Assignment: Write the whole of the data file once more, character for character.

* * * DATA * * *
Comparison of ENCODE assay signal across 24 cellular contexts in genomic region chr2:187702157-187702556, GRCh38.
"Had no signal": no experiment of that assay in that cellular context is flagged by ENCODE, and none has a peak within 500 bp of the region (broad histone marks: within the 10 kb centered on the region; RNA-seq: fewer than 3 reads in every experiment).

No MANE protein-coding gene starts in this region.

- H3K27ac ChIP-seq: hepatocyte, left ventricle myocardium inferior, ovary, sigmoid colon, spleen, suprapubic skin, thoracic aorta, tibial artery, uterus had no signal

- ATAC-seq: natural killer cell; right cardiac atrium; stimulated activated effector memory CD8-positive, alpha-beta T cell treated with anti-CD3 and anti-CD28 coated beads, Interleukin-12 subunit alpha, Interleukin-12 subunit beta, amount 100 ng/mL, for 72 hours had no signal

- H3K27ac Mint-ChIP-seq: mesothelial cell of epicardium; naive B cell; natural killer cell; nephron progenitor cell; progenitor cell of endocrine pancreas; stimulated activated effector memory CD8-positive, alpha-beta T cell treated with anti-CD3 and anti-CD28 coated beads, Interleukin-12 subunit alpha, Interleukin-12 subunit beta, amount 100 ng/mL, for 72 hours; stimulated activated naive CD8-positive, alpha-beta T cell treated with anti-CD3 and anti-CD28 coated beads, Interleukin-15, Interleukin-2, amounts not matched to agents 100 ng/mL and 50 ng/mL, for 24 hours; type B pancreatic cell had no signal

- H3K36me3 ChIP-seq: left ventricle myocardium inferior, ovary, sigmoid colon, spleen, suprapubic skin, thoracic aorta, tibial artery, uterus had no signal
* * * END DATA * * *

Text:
Comparison of ENCODE assay signal across 24 cellular contexts in genomic region chr2:187702157-187702556, GRCh38.
"Had no signal": no experiment of that assay in that cellular context is flagged by ENCODE, and none has a peak within 500 bp of the region (broad histone marks: within the 10 kb centered on the region; RNA-seq: fewer than 3 reads in every experiment).

No MANE protein-coding gene starts in this region.

- H3K27ac ChIP-seq: hepatocyte, left ventricle myocardium inferior, ovary, sigmoid colon, spleen, suprapubic skin, thoracic aorta, tibial artery, uterus had no signal

- ATAC-seq: natural killer cell; right cardiac atrium; stimulated activated effector memory CD8-positive, alpha-beta T cell treated with anti-CD3 and anti-CD28 coated beads, Interleukin-12 subunit alpha, Interleukin-12 subunit beta, amount 100 ng/mL, for 72 hours had no signal

- H3K27ac Mint-ChIP-seq: mesothelial cell of epicardium; naive B cell; natural killer cell; nephron progenitor cell; progenitor cell of endocrine pancreas; stimulated activated effector memory CD8-positive, alpha-beta T cell treated with anti-CD3 and anti-CD28 coated beads, Interleukin-12 subunit alpha, Interleukin-12 subunit beta, amount 100 ng/mL, for 72 hours; stimulated activated naive CD8-positive, alpha-beta T cell treated with anti-CD3 and anti-CD28 coated beads, Interleukin-15, Interleukin-2, amounts not matched to agents 100 ng/mL and 50 ng/mL, for 24 hours; type B pancreatic cell had no signal

- H3K36me3 ChIP-seq: left ventricle myocardium inferior, ovary, sigmoid colon, spleen, suprapubic skin, thoracic aorta, tibial artery, uterus had no signal